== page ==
As more states start decriminalizing cannabis and related products and legalizing it for medicinal or recreational use, the convenience services that follow have started to appear online and on mobile devices—at least, if you have an iPhone. Google has recently restricted the use of cannabis delivery apps on it’s Google Play platform for Android phones. Why is Google so against accessible cannabis, and is there any chance that this might change in the future?
The growing cannabis industry
While cannabis might still be considered a Schedule 1 substance in the eyes of the federal government, that hasn’t stopped states from legalizing for medical and recreational uses, creating a thriving market that is generating millions in taxes for each respective state. In 2018, the recreational industry brought in more than $10 billion in revenue.
By 2023, that number is expected to triple, reaching more than $30 billion. Medical marijuana sales are also growing, from $3.8 billion in 2018 up to $8.4 billion by 2023.
Even those states that aren’t legalizing the substance are working toward decriminalizing it. Delaware, for example, hasn’t voted for recreational legalization yet but recently passed a bill to reduce the penalty for possessing marijuana for individuals over the age of 21 from a criminal charge to a civil one.
Many people rely on both medical and recreational cannabis for a variety of needs, and those that can’t travel to their local dispensary rely on delivery services to bring their cannabis to them which, until last week, they could access these services via their smartphones.
No more cannabis on Google Play
At the end of May 2019, Google announced that it would be banning any apps that facilitate the sale of cannabis or any related products. Specifically, any apps that allow users to order cannabis using a shopping cart in the app, arrange the delivery or pick up of the substance or facilitate the sale of anything that contains THC will be banned from the platform.
This affects apps like Weedmaps, that users could utilize to find local dispensaries and review the strains sold there, as well as Eaze which provides cannabis delivery services in California where it is legal for both medical and recreational use. Both of these apps, along with dozens more, could find themselves having to alter their applications or remove them from the Play Store entirely.
A spokesperson from Google believes that the apps just need to move the actual act of shopping and purchasing out of the app—redirecting users to a website to complete their purchase rather than putting it in the app. This is only a workaround though and may not work in the future.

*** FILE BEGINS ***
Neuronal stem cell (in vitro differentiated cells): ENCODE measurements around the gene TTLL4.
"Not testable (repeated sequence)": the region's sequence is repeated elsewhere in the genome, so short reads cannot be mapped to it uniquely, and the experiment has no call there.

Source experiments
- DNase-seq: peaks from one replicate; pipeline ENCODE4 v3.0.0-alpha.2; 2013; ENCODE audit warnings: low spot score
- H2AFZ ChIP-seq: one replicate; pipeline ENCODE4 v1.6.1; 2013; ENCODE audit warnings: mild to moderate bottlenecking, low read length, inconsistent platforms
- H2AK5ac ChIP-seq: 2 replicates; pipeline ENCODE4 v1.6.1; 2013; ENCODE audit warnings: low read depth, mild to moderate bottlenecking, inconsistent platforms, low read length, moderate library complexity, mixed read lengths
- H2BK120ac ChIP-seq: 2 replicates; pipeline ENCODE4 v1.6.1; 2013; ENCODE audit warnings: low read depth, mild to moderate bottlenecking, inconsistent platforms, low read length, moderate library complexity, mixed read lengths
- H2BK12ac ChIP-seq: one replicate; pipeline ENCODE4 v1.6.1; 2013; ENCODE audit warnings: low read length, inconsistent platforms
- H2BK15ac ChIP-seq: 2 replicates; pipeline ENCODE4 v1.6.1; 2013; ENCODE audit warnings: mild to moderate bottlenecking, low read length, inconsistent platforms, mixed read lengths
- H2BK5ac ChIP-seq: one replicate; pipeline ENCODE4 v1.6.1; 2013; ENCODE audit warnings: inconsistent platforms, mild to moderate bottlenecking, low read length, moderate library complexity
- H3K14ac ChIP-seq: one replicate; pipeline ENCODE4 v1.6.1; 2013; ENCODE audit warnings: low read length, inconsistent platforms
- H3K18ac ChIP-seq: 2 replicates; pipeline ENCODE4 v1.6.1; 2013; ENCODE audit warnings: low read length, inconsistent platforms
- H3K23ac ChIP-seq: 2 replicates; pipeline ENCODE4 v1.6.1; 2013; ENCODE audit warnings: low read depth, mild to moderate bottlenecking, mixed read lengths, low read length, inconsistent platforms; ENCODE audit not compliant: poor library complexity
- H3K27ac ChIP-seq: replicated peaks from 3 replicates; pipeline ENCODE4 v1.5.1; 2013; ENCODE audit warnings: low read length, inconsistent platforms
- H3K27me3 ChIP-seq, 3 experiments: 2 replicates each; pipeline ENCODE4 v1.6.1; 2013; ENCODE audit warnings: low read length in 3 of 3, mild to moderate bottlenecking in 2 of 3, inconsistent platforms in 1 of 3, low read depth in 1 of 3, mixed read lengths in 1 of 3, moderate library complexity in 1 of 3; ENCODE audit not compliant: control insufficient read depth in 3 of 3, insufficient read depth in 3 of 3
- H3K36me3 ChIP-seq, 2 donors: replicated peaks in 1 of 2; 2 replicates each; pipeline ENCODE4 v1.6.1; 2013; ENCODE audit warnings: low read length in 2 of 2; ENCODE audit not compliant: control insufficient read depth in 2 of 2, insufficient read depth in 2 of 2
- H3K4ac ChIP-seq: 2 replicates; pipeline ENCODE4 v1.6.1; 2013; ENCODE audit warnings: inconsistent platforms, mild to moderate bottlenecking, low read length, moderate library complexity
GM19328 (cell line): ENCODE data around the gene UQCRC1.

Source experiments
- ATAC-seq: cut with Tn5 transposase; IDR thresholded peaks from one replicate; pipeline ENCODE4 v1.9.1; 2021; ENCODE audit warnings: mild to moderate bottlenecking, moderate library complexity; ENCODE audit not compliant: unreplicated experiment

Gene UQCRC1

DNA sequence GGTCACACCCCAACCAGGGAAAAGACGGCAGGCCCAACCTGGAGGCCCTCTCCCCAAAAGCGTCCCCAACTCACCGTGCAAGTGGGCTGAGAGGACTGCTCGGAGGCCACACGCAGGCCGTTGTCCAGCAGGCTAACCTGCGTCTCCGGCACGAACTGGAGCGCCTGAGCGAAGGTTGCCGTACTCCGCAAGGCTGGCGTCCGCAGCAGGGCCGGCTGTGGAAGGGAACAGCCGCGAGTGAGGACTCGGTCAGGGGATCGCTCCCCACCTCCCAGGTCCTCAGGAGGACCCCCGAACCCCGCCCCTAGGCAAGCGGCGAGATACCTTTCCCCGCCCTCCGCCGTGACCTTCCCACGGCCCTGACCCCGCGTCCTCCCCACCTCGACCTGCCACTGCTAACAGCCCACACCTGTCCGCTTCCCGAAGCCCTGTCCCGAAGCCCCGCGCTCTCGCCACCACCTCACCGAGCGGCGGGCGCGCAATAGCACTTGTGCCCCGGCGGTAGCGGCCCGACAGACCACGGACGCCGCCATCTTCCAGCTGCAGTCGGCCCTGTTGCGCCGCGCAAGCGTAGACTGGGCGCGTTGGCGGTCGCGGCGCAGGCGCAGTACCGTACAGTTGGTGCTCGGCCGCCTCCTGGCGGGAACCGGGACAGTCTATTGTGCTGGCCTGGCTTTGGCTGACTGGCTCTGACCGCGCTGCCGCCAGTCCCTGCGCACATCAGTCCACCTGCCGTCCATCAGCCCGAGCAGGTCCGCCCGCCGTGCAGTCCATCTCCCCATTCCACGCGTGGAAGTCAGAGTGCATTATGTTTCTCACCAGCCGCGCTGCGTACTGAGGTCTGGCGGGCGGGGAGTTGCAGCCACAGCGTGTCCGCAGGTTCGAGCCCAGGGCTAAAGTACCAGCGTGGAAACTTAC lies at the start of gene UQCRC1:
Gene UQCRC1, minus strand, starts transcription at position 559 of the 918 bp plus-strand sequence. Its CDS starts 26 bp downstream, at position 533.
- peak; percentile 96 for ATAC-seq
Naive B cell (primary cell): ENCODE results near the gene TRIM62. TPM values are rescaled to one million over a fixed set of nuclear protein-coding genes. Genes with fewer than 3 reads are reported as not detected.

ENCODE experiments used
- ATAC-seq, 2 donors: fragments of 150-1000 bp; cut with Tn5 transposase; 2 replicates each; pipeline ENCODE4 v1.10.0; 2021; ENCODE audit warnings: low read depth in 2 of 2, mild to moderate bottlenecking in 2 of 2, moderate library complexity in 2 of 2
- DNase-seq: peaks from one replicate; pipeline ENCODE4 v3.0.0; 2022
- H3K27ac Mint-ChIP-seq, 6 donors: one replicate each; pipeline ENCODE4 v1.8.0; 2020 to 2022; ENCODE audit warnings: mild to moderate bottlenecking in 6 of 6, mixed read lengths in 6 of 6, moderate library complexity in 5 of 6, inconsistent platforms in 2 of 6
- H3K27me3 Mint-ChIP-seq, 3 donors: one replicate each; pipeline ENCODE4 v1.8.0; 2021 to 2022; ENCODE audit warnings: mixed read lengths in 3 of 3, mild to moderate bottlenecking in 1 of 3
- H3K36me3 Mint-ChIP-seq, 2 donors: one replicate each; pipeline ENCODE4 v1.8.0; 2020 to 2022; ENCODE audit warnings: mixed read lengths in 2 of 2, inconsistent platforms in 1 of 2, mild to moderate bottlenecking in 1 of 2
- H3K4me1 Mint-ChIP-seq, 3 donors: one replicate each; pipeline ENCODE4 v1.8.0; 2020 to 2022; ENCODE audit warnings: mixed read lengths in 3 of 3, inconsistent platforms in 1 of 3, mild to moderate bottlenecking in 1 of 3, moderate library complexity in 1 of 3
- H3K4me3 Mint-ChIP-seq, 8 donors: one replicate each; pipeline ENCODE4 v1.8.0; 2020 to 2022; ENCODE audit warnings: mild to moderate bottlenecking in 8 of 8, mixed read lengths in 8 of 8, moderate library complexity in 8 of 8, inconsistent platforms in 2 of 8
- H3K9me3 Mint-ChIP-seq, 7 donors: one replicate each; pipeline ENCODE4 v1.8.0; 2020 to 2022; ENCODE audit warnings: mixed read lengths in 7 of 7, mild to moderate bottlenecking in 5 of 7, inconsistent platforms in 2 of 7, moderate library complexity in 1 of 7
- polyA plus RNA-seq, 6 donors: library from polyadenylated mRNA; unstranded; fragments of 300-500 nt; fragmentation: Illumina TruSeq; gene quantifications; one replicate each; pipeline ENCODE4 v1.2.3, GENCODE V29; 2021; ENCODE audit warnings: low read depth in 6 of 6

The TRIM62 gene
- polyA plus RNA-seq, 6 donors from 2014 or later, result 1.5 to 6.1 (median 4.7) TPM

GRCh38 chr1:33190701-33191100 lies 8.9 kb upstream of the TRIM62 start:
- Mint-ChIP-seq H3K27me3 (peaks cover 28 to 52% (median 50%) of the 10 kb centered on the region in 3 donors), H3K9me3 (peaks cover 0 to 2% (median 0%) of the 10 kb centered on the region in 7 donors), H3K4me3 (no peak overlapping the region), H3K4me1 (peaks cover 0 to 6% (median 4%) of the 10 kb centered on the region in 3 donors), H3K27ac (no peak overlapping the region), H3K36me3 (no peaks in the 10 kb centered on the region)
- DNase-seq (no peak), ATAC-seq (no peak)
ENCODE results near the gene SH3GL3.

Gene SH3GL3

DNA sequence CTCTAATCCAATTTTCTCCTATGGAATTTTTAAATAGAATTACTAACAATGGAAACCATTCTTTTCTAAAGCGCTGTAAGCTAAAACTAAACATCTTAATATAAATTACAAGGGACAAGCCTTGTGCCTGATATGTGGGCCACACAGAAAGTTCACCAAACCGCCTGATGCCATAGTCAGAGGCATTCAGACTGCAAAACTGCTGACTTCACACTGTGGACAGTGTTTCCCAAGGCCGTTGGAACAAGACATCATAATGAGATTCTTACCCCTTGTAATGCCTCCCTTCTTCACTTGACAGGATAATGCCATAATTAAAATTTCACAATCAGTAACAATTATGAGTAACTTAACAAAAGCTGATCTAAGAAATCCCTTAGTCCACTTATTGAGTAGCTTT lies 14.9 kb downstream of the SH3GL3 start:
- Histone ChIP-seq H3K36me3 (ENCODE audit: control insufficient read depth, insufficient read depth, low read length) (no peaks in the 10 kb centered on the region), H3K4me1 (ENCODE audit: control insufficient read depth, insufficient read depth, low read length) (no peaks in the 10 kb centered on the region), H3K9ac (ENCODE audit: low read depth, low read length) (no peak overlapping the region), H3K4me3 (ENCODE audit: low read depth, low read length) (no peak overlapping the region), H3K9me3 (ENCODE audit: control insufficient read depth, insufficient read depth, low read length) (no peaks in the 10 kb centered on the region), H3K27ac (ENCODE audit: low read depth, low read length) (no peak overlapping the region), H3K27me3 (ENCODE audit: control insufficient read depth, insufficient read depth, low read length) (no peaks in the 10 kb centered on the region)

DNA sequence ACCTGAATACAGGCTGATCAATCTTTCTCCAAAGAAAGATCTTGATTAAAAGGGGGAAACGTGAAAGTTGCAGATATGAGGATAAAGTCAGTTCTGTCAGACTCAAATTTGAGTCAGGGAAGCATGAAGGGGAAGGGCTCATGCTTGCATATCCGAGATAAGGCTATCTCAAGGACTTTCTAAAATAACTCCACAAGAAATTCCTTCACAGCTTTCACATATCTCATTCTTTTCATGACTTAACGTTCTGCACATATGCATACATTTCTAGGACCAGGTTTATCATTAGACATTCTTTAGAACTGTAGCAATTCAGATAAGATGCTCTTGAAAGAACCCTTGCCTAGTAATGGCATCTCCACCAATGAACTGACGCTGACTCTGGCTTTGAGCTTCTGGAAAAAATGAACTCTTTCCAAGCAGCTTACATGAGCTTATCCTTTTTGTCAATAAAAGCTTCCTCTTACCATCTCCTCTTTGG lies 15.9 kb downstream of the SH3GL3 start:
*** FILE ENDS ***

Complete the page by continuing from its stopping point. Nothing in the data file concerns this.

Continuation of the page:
Google isn’t the only company banning cannabis from its platform. Facebook has banned cannabis ads on its website, though it does still allow advertisements for cannabidiol (CBD), the non-psychoactive component of the plant. eBay has taken it even further by banning even CBD products, even though those derived from hemp were legalized as part of President Trump’s farm bill in 2018.
The future of mobile cannabis delivery
Consumers in states where cannabis is legal for either medical or recreational use can still order cannabis from their local dispensaries and have it delivered, in areas where it’s available—they just won’t be able to do it from their mobile phone anymore. Only time will tell what the future of mobile cannabis delivery will look like.
Chances are high that it will not be a problem if and when the plant is legalized on a federal level, but that may be quite a few years off. As it stands consumers looking for cannabis delivery will need to break out their computers instead of their smartphones to complete their orders for the time being.
(Featured image by DepositPhotos)
DISCLAIMER: This article expresses my own ideas and opinions. Any information I have shared are from sources that I believe to be reliable and accurate. I did not receive any financial compensation for writing this post, nor do I own any shares in any company I’ve mentioned. I encourage any reader to do their own diligent research first before making any investment decisions.
Junior Miner Rockridge Resources Untouched By China Copper Price War as Green Energy Transition Heats Up
The green energy transition is driving copper demand, prompting China to make threats to release some of its reserves to...
Entrepreneurship: the Region Laâyoune-Sakia El Hamra Launches the Program RIYADA
RIYADA, the integrated program of support for project leaders who can benefit from PIAFE funding comes to promote the entrepreneurial...
Finlombarda Invests 1.5 Million in a Fund Promoted by P2P Lending October to Finance SMEs in Lombardy
In May 2020, the fintech company October launched a new direct lending fund dedicated exclusively to investments in loans to...
DeFi Projects Raised $200 Million in 2020 and $1 Billion since 2017
Geographically, between 2018 and Q1 2021, the largest funding to DeFi came from North America and Apac (80% of the...
Dirham Project: the World’s First Regulated Stable Currency
The team behind the project has implemented the dirham as a stable currency, the terms of the DAH protocol are...
Crypto7 days ago
Stablecoins: The New Kid On The Crypto Block
Cannabis7 days ago
Bill Authorizing Medical Cannabis Cultivation Advances in Brazilian Congress
Biotech7 days ago
Investing in Respiratory Therapies: Saving 30 Million Euros per Year
Crypto7 days ago
Bitcoin Mining Banned, Search Engines Ban Exchanges: China Cracks Down